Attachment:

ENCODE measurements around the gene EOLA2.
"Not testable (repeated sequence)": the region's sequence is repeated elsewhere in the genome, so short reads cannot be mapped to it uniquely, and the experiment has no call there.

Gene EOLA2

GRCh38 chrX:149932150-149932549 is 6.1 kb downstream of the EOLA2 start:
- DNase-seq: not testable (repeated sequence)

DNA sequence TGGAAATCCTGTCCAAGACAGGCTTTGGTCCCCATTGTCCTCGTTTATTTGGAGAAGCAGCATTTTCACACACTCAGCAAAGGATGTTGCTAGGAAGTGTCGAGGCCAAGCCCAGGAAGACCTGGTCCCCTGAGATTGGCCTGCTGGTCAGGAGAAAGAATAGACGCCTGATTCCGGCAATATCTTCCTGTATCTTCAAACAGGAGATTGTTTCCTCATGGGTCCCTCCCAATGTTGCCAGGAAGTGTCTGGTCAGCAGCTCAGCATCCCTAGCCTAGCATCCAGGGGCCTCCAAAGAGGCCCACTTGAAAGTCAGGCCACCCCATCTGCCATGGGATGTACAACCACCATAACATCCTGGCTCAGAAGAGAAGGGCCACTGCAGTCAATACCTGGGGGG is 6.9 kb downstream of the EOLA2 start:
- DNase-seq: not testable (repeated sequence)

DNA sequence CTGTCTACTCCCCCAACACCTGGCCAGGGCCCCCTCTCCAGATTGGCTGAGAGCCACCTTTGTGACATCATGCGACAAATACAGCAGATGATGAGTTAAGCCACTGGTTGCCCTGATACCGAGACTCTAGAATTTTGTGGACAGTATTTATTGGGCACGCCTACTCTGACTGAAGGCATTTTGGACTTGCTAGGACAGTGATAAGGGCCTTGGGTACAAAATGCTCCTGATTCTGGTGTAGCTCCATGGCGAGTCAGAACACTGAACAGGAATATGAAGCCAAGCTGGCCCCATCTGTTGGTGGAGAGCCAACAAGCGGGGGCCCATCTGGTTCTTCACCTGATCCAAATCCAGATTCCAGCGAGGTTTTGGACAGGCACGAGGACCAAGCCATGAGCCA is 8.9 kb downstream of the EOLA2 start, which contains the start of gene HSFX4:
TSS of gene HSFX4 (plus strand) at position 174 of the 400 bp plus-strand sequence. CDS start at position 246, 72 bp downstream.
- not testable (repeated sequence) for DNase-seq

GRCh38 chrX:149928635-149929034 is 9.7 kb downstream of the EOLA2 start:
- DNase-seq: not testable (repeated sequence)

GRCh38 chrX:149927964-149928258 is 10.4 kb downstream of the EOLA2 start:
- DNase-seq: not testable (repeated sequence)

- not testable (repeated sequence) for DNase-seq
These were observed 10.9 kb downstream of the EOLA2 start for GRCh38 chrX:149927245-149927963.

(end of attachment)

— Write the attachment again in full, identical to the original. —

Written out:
ENCODE measurements around the gene EOLA2.
"Not testable (repeated sequence)": the region's sequence is repeated elsewhere in the genome, so short reads cannot be mapped to it uniquely, and the experiment has no call there.

Gene EOLA2

GRCh38 chrX:149932150-149932549 is 6.1 kb downstream of the EOLA2 start:
- DNase-seq: not testable (repeated sequence)

DNA sequence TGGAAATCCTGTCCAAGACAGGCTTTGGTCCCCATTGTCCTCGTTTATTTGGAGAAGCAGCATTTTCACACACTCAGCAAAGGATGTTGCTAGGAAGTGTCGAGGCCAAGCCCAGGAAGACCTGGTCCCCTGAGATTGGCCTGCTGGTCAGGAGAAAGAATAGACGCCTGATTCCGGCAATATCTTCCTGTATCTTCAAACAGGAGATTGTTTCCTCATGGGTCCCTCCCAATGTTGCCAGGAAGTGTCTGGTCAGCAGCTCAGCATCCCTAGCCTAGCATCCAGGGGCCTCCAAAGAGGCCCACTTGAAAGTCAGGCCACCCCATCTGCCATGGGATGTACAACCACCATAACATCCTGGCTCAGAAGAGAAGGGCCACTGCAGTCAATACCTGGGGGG is 6.9 kb downstream of the EOLA2 start:
- DNase-seq: not testable (repeated sequence)

DNA sequence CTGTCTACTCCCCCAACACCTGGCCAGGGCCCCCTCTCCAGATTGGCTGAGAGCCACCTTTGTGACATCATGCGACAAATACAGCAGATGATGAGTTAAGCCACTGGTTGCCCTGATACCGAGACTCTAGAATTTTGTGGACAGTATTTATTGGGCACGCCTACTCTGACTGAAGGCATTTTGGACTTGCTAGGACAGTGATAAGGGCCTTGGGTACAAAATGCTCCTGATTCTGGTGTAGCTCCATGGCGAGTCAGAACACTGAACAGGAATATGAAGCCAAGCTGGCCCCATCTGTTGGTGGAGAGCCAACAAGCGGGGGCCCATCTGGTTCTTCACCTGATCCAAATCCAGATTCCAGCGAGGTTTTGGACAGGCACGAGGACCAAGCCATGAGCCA is 8.9 kb downstream of the EOLA2 start, which contains the start of gene HSFX4:
TSS of gene HSFX4 (plus strand) at position 174 of the 400 bp plus-strand sequence. CDS start at position 246, 72 bp downstream.
- not testable (repeated sequence) for DNase-seq

GRCh38 chrX:149928635-149929034 is 9.7 kb downstream of the EOLA2 start:
- DNase-seq: not testable (repeated sequence)

GRCh38 chrX:149927964-149928258 is 10.4 kb downstream of the EOLA2 start:
- DNase-seq: not testable (repeated sequence)

- not testable (repeated sequence) for DNase-seq
These were observed 10.9 kb downstream of the EOLA2 start for GRCh38 chrX:149927245-149927963.